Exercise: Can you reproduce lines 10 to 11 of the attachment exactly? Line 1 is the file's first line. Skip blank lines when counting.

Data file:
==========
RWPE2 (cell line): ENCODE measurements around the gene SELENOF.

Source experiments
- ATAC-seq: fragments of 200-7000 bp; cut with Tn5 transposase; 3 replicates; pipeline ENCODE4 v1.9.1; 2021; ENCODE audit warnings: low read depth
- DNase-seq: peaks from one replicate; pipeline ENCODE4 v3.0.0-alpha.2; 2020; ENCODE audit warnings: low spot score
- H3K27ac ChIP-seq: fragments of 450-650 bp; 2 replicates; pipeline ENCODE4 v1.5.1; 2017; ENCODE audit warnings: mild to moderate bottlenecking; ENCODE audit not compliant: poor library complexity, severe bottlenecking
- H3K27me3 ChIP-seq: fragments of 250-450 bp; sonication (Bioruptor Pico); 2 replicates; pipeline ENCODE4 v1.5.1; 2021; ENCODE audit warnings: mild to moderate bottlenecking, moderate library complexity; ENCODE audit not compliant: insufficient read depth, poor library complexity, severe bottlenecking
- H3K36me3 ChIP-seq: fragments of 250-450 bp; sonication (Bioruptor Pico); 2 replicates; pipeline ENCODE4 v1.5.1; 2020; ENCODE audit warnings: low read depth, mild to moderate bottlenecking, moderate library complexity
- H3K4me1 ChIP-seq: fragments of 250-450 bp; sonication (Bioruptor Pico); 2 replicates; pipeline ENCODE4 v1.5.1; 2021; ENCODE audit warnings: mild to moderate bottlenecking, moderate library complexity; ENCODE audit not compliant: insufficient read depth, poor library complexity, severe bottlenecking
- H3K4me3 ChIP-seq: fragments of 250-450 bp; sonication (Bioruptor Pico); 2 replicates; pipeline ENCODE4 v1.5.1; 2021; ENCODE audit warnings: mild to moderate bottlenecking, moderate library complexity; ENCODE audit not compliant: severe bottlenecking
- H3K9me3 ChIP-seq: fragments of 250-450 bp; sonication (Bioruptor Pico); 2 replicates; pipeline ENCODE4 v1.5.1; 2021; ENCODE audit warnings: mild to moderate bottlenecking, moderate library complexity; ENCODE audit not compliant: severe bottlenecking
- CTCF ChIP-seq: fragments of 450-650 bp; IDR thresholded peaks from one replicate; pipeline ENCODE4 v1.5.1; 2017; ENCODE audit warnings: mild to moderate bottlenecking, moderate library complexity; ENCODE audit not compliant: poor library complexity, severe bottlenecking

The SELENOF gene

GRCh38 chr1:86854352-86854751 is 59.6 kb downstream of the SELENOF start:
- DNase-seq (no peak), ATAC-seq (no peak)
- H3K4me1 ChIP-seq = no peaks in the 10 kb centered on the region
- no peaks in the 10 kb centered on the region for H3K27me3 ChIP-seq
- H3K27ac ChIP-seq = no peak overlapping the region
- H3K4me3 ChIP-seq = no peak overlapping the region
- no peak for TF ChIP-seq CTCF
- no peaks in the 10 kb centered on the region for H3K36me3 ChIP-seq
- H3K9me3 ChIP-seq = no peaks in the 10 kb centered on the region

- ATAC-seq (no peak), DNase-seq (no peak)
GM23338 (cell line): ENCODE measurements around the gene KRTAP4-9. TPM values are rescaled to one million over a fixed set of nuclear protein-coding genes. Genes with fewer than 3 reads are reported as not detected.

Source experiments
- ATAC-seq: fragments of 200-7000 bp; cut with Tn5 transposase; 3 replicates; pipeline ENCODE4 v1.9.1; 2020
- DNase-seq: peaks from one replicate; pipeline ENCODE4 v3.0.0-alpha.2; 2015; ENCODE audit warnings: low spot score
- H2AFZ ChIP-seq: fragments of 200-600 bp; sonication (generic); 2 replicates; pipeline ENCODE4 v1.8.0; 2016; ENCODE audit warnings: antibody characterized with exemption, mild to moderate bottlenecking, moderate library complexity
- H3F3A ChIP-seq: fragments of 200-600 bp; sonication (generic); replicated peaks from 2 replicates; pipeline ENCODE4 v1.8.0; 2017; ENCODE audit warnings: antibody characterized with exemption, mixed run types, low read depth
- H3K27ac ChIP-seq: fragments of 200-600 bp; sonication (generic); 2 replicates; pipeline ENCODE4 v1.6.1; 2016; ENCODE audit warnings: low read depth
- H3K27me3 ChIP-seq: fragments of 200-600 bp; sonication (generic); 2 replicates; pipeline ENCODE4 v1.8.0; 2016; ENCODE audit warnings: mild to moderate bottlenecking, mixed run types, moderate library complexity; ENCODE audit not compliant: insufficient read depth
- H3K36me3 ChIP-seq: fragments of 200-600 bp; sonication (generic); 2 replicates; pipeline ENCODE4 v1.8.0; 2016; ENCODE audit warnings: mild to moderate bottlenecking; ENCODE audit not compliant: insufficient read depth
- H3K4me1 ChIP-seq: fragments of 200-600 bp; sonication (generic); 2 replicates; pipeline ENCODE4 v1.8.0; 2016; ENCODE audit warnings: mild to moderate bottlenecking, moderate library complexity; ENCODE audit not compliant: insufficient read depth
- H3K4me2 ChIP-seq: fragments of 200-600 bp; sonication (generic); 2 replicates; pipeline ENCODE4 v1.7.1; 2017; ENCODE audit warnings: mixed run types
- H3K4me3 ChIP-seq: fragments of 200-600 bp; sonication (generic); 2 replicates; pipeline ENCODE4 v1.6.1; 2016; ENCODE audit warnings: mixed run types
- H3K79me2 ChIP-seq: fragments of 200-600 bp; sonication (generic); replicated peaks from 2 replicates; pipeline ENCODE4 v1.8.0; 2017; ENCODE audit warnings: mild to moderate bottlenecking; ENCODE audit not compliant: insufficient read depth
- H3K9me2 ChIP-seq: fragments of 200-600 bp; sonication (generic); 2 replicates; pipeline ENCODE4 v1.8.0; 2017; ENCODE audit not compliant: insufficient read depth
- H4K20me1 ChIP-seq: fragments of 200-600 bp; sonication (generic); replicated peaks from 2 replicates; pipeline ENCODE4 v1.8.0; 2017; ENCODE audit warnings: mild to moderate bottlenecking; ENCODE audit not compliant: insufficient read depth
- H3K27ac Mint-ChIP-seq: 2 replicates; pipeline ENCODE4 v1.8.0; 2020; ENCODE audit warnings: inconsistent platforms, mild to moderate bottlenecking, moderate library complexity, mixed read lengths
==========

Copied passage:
- H3K9me3 ChIP-seq: fragments of 250-450 bp; sonication (Bioruptor Pico); 2 replicates; pipeline ENCODE4 v1.5.1; 2021; ENCODE audit warnings: mild to moderate bottlenecking, moderate library complexity; ENCODE audit not compliant: severe bottlenecking
- CTCF ChIP-seq: fragments of 450-650 bp; IDR thresholded peaks from one replicate; pipeline ENCODE4 v1.5.1; 2017; ENCODE audit warnings: mild to moderate bottlenecking, moderate library complexity; ENCODE audit not compliant: poor library complexity, severe bottlenecking